In an exemplary embodiment, the first computing module 102 includes, without limitation, a processing system 108, parallel-to-serial conversion circuitry 110, a transmit phase-locked loop (PLL) 112, and transmitter circuitry 114 configured to transmit or otherwise communicate data over the serial interface 106. The processing system 108 generally represents the main processing core for the first computing module 102. In various embodiments, the processing system 108 may be realized using one or more arithmetic logic units (ALUs), one or more floating point units (FPUs), one or more memory elements (e.g., one or more caches), discrete gate or transistor logic, discrete hardware components, or any combination thereof. The processing system 108 is coupled to the parallel-to-serial conversion circuitry 110 and generates or otherwise provides parallelized (or multi-bit) data to be transmitted to the second computing module 104, and provides the parallel data to the parallel-to-serial conversion circuitry 110. The parallel-to-serial conversion circuitry 110 is coupled between the processing system 108 and the transmitter circuitry 114, and the parallel-to-serial conversion circuitry 110 generally represents the hardware components that are configured to convert parallel data from the processing system 108 to serialized data capable of being transmitted or otherwise communicated over the serial interface 106. The processing system 108 is also coupled to the transmit PLL 112 and generates or otherwise provides a reference clock signal that is used as a reference signal by the transmit PLL 112 to generate an output signal for synchronizing the data being transmitted over the serial interface 106. In some embodiments, the reference clock signal may be provided by a component of the first computing module 102, such as a crystal oscillator or another local oscillator, as will be appreciated in the art.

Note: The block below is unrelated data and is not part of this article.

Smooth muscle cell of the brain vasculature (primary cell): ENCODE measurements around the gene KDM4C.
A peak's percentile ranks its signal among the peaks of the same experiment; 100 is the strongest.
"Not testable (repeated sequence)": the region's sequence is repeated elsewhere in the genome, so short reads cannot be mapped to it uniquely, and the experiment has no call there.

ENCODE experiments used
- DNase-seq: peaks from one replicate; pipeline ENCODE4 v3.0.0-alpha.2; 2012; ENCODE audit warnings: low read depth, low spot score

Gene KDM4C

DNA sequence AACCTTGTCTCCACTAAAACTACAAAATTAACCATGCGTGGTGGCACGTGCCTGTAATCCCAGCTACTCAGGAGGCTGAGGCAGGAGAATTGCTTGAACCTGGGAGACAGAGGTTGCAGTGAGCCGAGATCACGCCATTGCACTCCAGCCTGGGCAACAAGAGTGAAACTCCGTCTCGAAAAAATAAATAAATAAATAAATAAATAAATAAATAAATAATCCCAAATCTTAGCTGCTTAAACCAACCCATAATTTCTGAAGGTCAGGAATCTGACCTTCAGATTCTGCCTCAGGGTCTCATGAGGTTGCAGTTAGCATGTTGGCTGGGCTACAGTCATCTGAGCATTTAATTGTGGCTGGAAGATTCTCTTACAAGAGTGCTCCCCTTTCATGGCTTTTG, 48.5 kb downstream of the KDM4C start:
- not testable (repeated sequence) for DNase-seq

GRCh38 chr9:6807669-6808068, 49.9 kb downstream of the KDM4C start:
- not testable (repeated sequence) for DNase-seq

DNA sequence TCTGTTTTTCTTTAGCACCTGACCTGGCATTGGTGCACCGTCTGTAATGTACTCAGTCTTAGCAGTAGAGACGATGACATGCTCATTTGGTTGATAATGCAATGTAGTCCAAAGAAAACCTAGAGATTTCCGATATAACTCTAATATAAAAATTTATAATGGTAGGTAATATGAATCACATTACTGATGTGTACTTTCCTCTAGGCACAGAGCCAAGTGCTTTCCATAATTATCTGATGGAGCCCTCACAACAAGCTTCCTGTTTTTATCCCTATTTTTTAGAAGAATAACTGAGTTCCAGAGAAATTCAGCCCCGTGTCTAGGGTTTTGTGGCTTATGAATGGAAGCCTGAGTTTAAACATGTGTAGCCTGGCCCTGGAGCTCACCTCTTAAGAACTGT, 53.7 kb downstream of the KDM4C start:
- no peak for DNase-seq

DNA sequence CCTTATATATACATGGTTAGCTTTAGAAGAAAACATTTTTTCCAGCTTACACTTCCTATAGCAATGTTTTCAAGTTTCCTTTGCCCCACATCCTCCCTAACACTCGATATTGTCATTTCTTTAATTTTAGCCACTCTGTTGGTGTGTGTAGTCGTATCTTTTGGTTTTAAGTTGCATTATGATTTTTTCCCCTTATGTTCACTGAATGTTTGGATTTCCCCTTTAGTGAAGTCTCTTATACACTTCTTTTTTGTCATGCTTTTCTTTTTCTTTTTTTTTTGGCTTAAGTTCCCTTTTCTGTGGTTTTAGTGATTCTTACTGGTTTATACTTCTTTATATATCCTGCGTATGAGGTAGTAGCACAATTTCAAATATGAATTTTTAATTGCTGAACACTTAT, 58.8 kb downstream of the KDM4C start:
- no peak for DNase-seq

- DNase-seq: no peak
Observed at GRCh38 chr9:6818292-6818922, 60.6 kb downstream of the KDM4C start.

In the illustrated embodiment, the transmit PLL 112 is coupled to the transmitter circuitry 114, and based on the reference clock signal received from the processing system 108, the transmit PLL 112 generates a transmit clock signal (or source-synchronous clock signal) that is used by the transmitter circuitry 114 to transmit data over the serial interface 106 in sync with the transmit clock signal (CTX). In an exemplary embodiment, the frequency of the transmit clock signal (CTX) is greater than 1 GHz, and is typically within the range of about 3 GHz to about 6 GHz, although higher frequencies may be utilized in some embodiments. In accordance with one or more embodiments, the transmit clock signal is a half-rate clock signal, that is, the frequency of the transmit clock signal is one half the frequency of the data rate for the serial data being transmitted over serial interface 106. The illustrated embodiment of FIG. 1 depicts a source-synchronous system, wherein the transmit PLL 112 is also coupled to a second serial interface 124 and configured to communicate the transmit clock signal (CTX) over the second serial interface 124 to the second computing module 104 to support source-synchronous communications between computing modules 102, 104. The transmitter circuitry 114 generally represents the hardware components of the first computing module 102 that are configured to sequentially transmit individual bits of the serialized data from the output of parallel-to-serial conversion circuitry 110 over the serial interface 106 in sync with the transmit clock signal (CTX) received from the transmit PLL 112.